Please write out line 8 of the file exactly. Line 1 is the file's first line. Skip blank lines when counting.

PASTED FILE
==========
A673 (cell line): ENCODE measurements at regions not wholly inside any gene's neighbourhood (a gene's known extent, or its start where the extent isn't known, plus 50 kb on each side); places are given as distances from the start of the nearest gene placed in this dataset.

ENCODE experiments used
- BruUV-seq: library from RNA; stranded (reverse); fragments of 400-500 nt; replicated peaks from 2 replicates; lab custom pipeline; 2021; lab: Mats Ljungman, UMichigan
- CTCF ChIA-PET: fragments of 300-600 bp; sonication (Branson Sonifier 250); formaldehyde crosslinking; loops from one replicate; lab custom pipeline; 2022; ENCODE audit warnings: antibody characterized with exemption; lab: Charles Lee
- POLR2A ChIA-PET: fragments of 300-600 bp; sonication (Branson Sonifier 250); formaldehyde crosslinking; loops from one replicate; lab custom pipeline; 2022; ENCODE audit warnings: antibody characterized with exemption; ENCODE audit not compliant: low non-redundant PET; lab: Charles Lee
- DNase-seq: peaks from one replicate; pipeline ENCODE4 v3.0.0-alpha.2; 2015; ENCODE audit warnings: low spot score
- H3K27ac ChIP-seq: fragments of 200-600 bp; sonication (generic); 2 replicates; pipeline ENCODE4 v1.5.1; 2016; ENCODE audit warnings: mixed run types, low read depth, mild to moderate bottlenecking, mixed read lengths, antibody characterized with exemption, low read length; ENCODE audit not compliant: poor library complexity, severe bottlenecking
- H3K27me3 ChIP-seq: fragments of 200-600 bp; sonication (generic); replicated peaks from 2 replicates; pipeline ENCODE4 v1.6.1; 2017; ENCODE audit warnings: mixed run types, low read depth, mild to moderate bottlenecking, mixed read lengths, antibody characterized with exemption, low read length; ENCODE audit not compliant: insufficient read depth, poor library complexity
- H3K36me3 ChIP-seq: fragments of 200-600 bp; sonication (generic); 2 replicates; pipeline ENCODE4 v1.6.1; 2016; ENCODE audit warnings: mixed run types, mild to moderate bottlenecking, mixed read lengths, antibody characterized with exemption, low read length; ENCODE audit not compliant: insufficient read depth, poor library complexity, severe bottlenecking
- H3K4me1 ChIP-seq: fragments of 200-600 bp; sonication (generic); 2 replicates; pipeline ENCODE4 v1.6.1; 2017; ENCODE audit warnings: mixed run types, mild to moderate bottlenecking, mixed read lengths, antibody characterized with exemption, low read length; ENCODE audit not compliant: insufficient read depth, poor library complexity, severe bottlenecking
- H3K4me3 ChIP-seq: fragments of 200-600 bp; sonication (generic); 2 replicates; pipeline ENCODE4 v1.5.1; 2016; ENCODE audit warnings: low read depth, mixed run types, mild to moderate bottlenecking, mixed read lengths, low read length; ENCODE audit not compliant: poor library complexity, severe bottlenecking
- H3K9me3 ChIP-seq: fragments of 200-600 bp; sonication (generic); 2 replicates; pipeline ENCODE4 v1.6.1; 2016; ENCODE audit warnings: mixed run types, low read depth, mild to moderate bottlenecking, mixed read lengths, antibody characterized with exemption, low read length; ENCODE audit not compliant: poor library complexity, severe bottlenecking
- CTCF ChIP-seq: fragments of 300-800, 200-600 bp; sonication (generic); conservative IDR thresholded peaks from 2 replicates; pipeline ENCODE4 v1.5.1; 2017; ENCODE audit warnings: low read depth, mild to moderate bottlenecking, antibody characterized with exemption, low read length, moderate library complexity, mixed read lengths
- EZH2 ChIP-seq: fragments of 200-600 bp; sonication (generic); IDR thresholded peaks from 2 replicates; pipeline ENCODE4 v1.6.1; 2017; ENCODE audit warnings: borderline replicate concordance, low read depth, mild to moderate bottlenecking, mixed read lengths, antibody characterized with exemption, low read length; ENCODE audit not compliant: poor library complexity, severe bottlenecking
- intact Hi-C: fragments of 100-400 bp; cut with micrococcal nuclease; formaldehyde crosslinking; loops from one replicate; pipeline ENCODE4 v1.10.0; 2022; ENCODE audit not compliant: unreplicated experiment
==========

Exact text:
- H3K27me3 ChIP-seq: fragments of 200-600 bp; sonication (generic); replicated peaks from 2 replicates; pipeline ENCODE4 v1.6.1; 2017; ENCODE audit warnings: mixed run types, low read depth, mild to moderate bottlenecking, mixed read lengths, antibody characterized with exemption, low read length; ENCODE audit not compliant: insufficient read depth, poor library complexity